Imagine growing vibrant microgreens in the middle of winter, harvesting them fresh from your windowsill. Imagine having a constant source of homegrown vitamins and carotenoids to add to your meals. Microgreens are filled to the brim with nutrients, much more concentrated than their fully-grown counterparts! If you’re just getting started growing microgreens, you might get discouraged with very difficult seeds like cilantro that aren’t so forgiving. Fine-tune your skills first by starting with these 5 easiest microgreens to grow. (Want to learn how to grow microgreens in 7 easy steps? Click here.)
1. Pea Shoots*
No matter how terrible a gardener you are, you will have a hard time killing pea shoots. 😉 They are extremely strong plants that grow very fast. You can leave your house for the afternoon and come back to see they’ve doubled in size. You could probably watch them grow if you stared at them for long enough. But don’t let them grow out of control! They’ll reach 10 inches in no time, at which point they’ll start tasting woody: make sure to harvest them when they’re still small. When they are 2-4” tall, they are crunchy, juicy and have the same delicious flavor as fresh peas.
Pea shoots are practically invincible, and like cats, they will keep coming back to life. The shoots can be harvested several times: they will regrow at least twice after you cut them at their base (though they won’t look as vibrant the third time around). Not only are these the #1 easiest microgreens to grow, they are also a good source of beta-Carotene and vitamin K1 (equal to broccoli)¹ and they are packed with folate and anti-oxidants.
(*If we’re being picky, pea shoots are technically shoots, not microgreens. Microgreens are baby plants with a pair of cotyledons and a pair of true leaves. For the sake of simplicity, we’ve lumped pea shoots into the microgreens category.)
Growing radishes is hard to mess up. These spicy beauties will go from a pale yellow color to deep purple in a matter of hours once you put them in the sunlight. Within 10 days, they’ll be tall enough to consume, though you can let them grow for another week if you wish.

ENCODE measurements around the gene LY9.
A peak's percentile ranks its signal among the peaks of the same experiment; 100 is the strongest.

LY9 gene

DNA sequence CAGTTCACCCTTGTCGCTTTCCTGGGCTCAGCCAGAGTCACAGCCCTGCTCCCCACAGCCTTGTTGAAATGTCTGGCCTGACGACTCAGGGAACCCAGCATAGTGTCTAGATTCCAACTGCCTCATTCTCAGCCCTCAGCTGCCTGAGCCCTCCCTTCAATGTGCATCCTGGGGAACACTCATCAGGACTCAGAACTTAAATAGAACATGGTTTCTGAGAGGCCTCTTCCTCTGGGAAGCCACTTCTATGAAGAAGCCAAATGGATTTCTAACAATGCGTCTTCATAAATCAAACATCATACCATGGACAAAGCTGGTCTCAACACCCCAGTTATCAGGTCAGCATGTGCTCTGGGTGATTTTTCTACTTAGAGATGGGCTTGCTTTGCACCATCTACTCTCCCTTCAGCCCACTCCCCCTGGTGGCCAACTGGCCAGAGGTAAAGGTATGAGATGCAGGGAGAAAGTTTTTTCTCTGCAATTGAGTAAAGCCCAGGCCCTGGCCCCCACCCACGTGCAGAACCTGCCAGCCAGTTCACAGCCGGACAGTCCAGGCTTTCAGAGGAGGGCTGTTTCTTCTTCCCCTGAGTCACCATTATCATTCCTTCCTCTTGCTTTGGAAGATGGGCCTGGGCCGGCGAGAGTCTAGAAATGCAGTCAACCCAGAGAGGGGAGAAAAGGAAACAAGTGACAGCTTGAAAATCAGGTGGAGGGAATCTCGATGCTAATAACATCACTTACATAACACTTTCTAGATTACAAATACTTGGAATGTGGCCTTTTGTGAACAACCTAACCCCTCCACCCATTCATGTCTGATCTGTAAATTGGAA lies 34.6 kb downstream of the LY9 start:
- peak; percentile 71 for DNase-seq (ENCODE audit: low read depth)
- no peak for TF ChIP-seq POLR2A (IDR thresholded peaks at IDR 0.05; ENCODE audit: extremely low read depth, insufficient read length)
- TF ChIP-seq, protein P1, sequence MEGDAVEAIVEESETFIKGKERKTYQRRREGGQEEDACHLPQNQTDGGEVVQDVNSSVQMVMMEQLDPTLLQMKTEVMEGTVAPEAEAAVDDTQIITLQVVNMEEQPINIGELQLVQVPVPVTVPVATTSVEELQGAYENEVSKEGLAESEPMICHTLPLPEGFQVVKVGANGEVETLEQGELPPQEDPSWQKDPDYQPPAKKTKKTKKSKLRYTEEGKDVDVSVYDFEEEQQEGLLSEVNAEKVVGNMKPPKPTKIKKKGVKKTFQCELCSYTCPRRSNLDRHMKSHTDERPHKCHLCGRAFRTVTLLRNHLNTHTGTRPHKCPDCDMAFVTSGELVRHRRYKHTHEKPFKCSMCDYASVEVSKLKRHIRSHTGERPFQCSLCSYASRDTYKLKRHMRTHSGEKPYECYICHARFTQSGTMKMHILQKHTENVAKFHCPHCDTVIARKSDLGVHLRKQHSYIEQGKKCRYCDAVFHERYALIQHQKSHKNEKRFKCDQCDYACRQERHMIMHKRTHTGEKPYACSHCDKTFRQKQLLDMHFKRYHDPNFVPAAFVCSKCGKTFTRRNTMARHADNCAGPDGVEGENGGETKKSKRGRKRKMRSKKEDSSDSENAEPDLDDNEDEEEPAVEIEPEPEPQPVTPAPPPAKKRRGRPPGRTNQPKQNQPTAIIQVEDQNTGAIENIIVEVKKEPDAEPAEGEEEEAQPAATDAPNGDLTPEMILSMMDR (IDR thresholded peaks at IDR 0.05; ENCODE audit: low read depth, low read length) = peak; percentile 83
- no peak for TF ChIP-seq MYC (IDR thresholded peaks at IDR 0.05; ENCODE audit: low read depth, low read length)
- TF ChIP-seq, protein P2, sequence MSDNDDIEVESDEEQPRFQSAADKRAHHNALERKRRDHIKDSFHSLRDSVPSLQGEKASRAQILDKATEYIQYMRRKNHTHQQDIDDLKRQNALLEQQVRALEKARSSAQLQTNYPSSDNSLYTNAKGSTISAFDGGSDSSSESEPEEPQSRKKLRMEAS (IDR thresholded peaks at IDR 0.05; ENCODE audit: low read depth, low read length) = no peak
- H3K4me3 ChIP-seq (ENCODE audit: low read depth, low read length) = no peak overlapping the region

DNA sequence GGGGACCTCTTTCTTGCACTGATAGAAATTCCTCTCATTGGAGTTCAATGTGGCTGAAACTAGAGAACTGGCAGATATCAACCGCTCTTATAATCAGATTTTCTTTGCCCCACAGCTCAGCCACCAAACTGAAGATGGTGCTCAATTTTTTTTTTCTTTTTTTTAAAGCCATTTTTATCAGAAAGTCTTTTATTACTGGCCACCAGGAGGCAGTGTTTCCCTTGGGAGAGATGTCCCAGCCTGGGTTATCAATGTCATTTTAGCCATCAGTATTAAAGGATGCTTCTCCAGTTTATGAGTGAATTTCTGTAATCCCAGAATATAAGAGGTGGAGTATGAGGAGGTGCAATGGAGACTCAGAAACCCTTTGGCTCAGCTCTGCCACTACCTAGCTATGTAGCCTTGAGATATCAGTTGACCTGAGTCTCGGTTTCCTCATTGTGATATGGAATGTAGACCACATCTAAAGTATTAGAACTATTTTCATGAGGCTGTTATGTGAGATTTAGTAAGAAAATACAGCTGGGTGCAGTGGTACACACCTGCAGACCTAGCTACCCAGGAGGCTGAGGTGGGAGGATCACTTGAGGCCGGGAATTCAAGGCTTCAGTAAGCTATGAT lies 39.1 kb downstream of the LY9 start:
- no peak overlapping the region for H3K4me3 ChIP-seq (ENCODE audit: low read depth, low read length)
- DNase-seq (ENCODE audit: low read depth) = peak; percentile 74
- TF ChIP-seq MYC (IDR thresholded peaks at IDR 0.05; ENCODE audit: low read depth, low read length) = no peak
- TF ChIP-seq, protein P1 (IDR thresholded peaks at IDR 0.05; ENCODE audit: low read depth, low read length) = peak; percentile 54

Troubleshooting tips: If you see them starting to keel over, make sure you are watering them sufficiently (or just go ahead and harvest them if you’re concerned that they’re on their way out). If they’re really wilting, give them a good spraying (soil and shoots included), put a plastic bag over them, and have them sit in the fridge for 12 hours or so. Then, remove the bag and sit them in the sunlight. You’ll be surprised to see that they’ll come back to life more often than not!
Radish microgreens are often consumed for their anti-cancer properties, since they contain sulforaphane. Compared to their mature counterparts (fully-grown radishes), radish microgreens are jam-packed with nutrients. Green daikon radish microgreens are extremely high in vitamin E (higher than spinach!) and vitamin C (higher than broccoli!)¹. These radishes can also be eaten as sprouts. Compared to mature radishes, radish sprouts are 56 times more concentrated in vitamin A, 45 times higher in fatty acids, 6 times higher in phosphorus and 4.5 times higher in magnesium (all by weight)². How about by volume? How many cups of fully-grown radishes would you need to eat to equal the nutrition of 1 cup of radish sprouts? It depends on the nutrient! For vitamin A, you would need to consume 19 cups of mature raw radishes to equal just 1 cup of radish sprouts²**! Needless to say, radish sprouts and radish microgreens are wonderful health allies to have!